Fig. 2 Single-gas permeation with an in situ applied E-field of 500 V/mm.

In (A), the in situ measured single-gas permeances for H2, CO2, and CH4 are shown before applying an E-field, upon application of an E-field, and after relaxation. For all gases, the permeances decrease when an E-field of 500 V/mm is applied. When the E-field is switched off, after a relaxation time of ~100 min, the permeance instantaneously increases. (B) The ideal selectivities α (quotient of the ideal permeances P1/P2) were calculated from these single-gas permeances. The size selectivity decreases for smaller gases after polarization. (C and E) A demonstration of the in situ switching of CO2 is shown in a plot of permeance versus time for the 20-μm membrane (C) and the 1-μm membrane (E). The CO2 permeance decreases when the E-field is applied, remains in this state for approximately 100 min after shutdown of the E-field, and then recovers; the permeance of only the thin membrane recovers completely. (D) The single-gas permeances through the HKUST-1 membrane show no response to the E-field. (F) For propene-propane mixtures in ZIF-8, the real separation factor α (quotient of the real permeances Ppropene/Ppropane) increases upon E-field poling.

Polarity reversal of the E-field yielded the same effect on gas transport. Because ZIF-8, as a flexible MOF, allows gate opening, shear deformation, and soft mode phase changes (11), HKUST-1, as a rigid MOF, was studied for comparison. As expected, no E-field influence on permeance through the HKUST-1 membrane could be observed (Fig. 2D), as no shear deformation or gate opening is possible (13). The permeances of the probe gases H2, CO2, and CH4 through the HKUST-1 layer were in good agreement with reported values (29).

Given this difference, an ionic displacement and a stiffening of the network were considered to account for the switching of the gas transport through the ZIF-8 layer. As shown in Fig. 2, C and E, relaxation of the polarized ZIF-8 layer after removal of the E-field required ~1.5 hours in a continuous gas flow. In addition, at least for the 20-μm layer, the permeance values did not completely return to the original values, even after an additional 104 min. It is unclear why the 20-μm ZIF-8 layer did not return to the original separation performance, although the 1-μm thin layer did. Because we found that the permeances of all gases through the ZIF-8 membrane decrease when the E-field is applied (Fig. 2A), this effect seems not to be beneficial at first glance. The ideal and real separation factors—calculated as the ratio of the single-gas or mixed-gas permeances—changed via the E-field–induced switching process. Figure 2A shows the single-gas permeation values for the small probe molecules H2, CO2, and CH4; Fig. 2B shows the calculated ideal separation factors for the 20-μm layer before, during, and after applying an E-field of 500 V/mm. When applying the E-field, the selectivities and permeances were lower for the smaller molecules than for the larger ones (from H2 and CO2 to CH4). A small widening of pores in the stiffened ZIF-8 could explain the lower selectivity for smaller gases and the higher selectivity for propene-propane mixtures. After the membranes relaxed, the original size selectivity was completely recovered only for the 1-μm ZIF-8 membrane.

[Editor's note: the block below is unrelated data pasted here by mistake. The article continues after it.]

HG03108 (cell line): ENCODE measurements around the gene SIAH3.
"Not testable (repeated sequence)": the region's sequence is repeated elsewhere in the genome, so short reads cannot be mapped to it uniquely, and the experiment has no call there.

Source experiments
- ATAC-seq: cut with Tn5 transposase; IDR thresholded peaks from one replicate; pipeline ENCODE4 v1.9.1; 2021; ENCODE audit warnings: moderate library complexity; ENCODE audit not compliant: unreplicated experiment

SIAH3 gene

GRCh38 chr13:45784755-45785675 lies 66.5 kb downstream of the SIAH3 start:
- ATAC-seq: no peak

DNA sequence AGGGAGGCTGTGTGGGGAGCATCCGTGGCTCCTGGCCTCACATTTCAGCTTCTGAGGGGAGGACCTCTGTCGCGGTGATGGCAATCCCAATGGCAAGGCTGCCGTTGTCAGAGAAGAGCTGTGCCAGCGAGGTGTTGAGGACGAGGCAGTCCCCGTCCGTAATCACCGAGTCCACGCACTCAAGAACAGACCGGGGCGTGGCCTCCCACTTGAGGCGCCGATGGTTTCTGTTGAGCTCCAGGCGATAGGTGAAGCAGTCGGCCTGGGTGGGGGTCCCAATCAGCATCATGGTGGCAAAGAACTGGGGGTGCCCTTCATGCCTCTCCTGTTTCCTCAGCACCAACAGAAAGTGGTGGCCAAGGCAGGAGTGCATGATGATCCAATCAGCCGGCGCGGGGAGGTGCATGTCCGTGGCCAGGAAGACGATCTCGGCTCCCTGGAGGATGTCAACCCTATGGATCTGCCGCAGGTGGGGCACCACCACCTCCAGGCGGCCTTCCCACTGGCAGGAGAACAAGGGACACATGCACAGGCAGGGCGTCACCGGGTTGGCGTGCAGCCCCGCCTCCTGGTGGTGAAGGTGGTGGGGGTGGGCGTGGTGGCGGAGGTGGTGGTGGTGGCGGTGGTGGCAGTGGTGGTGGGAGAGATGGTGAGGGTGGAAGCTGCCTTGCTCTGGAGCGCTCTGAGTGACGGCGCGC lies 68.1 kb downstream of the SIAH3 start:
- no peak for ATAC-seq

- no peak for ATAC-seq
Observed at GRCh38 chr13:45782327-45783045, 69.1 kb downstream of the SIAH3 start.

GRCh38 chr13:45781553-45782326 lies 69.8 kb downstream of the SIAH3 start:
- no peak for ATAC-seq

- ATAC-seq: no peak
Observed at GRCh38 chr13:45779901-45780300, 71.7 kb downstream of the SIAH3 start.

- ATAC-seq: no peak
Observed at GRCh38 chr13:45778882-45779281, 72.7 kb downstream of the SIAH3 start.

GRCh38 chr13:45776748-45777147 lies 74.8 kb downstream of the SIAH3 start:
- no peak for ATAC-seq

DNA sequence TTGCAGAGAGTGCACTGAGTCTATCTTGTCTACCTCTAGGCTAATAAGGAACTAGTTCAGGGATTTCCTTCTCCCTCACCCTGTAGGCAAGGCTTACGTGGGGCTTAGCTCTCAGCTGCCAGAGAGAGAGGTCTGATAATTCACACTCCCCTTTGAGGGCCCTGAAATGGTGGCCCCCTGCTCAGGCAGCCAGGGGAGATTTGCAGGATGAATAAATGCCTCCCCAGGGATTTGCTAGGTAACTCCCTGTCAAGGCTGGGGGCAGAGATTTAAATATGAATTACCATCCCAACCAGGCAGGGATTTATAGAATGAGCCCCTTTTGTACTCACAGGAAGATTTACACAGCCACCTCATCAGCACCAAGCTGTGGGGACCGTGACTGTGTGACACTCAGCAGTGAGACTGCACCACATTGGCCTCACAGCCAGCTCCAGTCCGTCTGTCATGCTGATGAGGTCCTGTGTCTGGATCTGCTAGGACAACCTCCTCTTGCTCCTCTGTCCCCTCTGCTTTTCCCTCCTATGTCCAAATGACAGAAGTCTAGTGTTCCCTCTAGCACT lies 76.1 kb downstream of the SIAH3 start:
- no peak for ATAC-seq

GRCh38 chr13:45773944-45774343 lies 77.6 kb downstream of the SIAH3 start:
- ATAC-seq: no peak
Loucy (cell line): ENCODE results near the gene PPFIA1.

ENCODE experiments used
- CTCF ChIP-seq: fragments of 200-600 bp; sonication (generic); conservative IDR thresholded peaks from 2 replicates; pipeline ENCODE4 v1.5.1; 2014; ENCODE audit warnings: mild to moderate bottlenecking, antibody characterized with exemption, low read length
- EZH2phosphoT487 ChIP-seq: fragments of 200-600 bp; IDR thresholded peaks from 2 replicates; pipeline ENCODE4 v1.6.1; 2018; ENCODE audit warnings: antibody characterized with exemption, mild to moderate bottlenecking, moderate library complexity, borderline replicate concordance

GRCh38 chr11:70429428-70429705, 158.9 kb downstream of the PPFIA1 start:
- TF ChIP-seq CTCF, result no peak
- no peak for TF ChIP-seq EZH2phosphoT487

As found by in situ gas permeation measurements, the MOF membrane was captured in a “switched” state after initial polarization for 1 to 2 hours, thus enabling the analysis of the “switched” ZIF-8. Before relaxation occurred, the ZIF-8 membrane was analyzed by x-ray diffraction (XRD) (fig. S1). The XRD analysis of the polarized ZIF-8 membrane revealed a uniform lattice strain. The XRD results were refined using TOPAS 4.1 with Rietveld refinement. The intensity changes and reflex shifts (fig. S1) are characteristic of uniform strain. [See (25) for lattice data for the polarized R3m and Cm polymorphs of ZIF-8.] Lattice distortion (fig. S1) shifted the reflexes to lower 2θ values, as depicted in a calculated lattice overlay in Fig. 3A.